Interestingly, Kafka demarcates this line between man and ape by, at first, blurring it. Rotpeter’s experience with alcohol exposes animal tendencies in the human as much as it showcases human learning in the ape. The punishment inflicted by the sailor upon Rotpeter, and the behavior of many of the crew members, is evident of a lower degree of mind. Indeed, the sailor who trained Rotpeter is said to later be admitted to a mental hospital. It may be said that at this point in the story the line between ape and human is quite blurry. As they each retain qualities of the other, which is which? The alcohol further reinforces this mix-up as a symbol of baseness and abandon. Indeed, here it is the ape who abstains from liquor, while the human does not. But if one looks hard enough the line begins to resolve itself; what finally characterizes the human is a high level of behavioral adaptation, seen here in the ape, while the characteristic of psychological freedom, what the ape has lost, is symbolized by human behavior under the influence of alcohol.
By the end of “A Report,” Rotpeter is neither fully human nor fully ape. He spends the day in the company of humans but sleeps with a “half-trained chimpanzee” by night (6). He has made an effort to learn to be human, but nevertheless it has been a forced career. And while he feels increasingly comfortable in the human world, the “gentle puff of air playing at his heels” (7) is a continual reminder of the life he has left forever. It is clear that although Rotpeter lives willingly within the confines of human civilization, he does not appreciate the yoke it imposes upon him. Through references to Rotpeter’s disorientation, and to his being caught between two worlds, Kafka again reminds us how man and animal are undeniably different in their levels of freedom and behavioral adaptation.
Finally, there exists a school of thought (in direct contradiction to Freud, although Kafka with his genius manages to incorporate both theories into one story seamlessly to illustrate a wider view of adaptation) that states that humans are limited in their ability to mentally adapt, largely by pre-determined genetic and physical constraints (Spencer). Rotpeter has indeed come a long way from his ape origins, but is it possible that he still retains some measure of them? Throughout the story the narrator appears very frank, asking for openness and speaking of handshakes, yet there is a sense of contrivance about his report. When all is said and done, Rotpeter does not really claim commonness with humans at all. Indeed, he ridicules the supposed physical freedom of human acrobats on a trapeze, implying it pales in comparison to the mental freedom of apes, and finally asserts that his report is only meant to impart knowledge, distancing himself from his audience. His emphatic statement, “I am from the Gold Coast” (1), further proves that he has not renounced his origins. It seems that howsoever Rotpeter may dress himself up as human, an ape is still an ape in his body, as well as in the deep evolutionary recesses of his mind, limiting his ability to completely adapt to civilization. Similarly, no matter how much a human may acclimate to a social constraint, he/she still retains elements of the freedom of the ape (in one form, we have seen, under the influence of alcohol). As Rotpeter states, “your life as apes, gentlemen…cannot be farther removed from you than mine is from me” (7).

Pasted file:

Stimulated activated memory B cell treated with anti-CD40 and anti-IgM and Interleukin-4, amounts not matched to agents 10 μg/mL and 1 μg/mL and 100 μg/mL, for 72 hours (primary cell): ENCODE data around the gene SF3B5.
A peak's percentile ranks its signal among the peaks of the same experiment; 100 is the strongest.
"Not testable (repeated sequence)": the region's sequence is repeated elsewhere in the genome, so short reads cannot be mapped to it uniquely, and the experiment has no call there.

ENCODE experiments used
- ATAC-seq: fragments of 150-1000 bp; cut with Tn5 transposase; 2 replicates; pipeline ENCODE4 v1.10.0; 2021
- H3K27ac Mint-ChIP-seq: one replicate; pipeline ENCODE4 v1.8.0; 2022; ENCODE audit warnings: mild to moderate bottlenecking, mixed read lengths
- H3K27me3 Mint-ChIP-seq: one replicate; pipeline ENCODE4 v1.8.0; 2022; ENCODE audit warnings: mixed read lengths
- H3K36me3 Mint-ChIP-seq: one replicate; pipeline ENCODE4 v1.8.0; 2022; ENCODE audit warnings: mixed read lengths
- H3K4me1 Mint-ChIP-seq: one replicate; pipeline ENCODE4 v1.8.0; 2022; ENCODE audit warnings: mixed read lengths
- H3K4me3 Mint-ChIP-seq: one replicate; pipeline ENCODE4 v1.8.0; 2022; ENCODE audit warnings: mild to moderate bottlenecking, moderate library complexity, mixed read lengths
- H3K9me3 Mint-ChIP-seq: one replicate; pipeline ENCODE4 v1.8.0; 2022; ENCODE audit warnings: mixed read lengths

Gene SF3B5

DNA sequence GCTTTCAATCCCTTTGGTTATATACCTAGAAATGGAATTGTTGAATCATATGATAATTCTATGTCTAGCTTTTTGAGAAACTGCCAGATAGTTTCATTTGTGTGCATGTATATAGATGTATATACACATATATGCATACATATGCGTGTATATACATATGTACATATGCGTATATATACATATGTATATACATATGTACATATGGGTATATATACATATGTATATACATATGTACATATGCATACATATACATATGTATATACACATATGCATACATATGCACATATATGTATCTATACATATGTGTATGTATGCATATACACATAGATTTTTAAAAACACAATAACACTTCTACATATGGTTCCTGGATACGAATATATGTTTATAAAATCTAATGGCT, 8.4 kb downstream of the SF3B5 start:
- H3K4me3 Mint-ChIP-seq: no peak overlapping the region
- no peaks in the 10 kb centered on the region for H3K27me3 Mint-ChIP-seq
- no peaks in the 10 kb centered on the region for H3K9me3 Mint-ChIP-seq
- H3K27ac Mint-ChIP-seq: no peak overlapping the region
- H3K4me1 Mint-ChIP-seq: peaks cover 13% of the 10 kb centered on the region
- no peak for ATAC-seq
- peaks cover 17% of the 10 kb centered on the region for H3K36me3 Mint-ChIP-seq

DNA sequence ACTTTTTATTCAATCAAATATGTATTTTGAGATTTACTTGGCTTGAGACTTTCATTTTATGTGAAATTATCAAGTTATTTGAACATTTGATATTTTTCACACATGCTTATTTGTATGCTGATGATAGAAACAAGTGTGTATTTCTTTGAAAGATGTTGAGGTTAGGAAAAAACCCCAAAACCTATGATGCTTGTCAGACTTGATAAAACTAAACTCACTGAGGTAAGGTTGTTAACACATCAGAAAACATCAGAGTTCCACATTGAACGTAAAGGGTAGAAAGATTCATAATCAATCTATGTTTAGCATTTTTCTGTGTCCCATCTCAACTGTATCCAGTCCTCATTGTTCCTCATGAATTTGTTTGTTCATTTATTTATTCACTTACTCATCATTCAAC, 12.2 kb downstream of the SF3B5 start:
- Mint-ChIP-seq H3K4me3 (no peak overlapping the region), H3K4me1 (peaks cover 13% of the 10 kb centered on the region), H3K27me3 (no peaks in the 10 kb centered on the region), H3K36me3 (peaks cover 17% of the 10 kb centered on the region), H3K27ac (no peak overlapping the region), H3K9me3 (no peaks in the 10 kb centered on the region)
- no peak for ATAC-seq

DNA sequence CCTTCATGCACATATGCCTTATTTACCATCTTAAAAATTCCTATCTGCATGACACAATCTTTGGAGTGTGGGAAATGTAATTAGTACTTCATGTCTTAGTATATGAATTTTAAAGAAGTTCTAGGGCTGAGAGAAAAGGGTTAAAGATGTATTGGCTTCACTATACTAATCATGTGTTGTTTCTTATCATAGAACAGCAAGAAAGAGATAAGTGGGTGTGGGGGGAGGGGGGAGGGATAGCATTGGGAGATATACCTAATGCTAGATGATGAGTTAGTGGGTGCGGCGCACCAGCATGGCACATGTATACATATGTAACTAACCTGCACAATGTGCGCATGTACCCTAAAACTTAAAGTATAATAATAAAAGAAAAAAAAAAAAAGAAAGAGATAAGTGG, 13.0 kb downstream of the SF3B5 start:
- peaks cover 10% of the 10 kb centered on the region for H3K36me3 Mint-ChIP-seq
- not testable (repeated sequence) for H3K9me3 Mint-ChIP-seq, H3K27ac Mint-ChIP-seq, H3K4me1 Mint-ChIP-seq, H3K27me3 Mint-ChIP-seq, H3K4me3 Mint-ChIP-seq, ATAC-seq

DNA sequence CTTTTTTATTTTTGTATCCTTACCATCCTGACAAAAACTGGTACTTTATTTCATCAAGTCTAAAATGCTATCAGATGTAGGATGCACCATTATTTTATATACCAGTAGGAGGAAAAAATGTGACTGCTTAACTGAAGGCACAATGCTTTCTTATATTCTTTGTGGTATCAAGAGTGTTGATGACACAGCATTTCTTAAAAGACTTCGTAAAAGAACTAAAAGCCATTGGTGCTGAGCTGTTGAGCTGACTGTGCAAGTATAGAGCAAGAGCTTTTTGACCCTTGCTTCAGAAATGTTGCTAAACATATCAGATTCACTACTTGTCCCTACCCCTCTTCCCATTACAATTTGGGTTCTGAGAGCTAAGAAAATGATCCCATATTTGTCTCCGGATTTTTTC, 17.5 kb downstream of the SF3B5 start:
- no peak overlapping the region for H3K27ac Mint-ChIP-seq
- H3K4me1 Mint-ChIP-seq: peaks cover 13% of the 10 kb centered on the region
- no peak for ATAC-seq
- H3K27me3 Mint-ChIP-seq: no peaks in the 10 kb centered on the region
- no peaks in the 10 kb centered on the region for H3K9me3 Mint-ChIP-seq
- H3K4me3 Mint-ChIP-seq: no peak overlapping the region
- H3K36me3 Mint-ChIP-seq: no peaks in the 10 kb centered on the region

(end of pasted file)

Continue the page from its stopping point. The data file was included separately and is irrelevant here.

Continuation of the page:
In “A Report to an Academy,” Kafka succeeds masterfully in illuminating both obvious and subtle human adaptive behaviors through the medium of his ape. However, instead of drawing human closer to ape through these likenesses, “A Report” goes deeper and divides them on the twin concepts of behavioral acclimation and psychological freedom. As we have seen, one cannot exist without the other; a gain in one correspondingly offsets a loss in the other. Rotpeter resembles a human in behavior, but yet is not one, as part of him is still attached to a free ape state. By dealing with these two concepts in a humorous yet thorough light, Kafka has made a lasting contribution to the literature of what makes us human – a sense of behavioral adaptation that puts on our yoke of civilization, keeping us from experiencing unadapted psychological freedom.
Heward, William L.. Exceptional children: an introduction to special education. 6th ed. Upper Saddle River, N.J.: Merrill, 2000. Print.
Meltzoff, Andrew N.. “Peer Imitation By Toddlers In Laboratory, Home, And Day-care Contexts: Implications For Social Learning And Memory..” Developmental Psychology 29 (): 701-710. Print.
Spencer, Herbert. Education: intellectual, moral, and physical.. Paterson, N.J.: Littlefield, Adams, 1963. Print.
Wehner, Elizabeth. “Imitation performance in toddlers with autism and those with other developmental disorders.” Journal of Child Psychology and Psychiatry 44 (): 763-781. Print.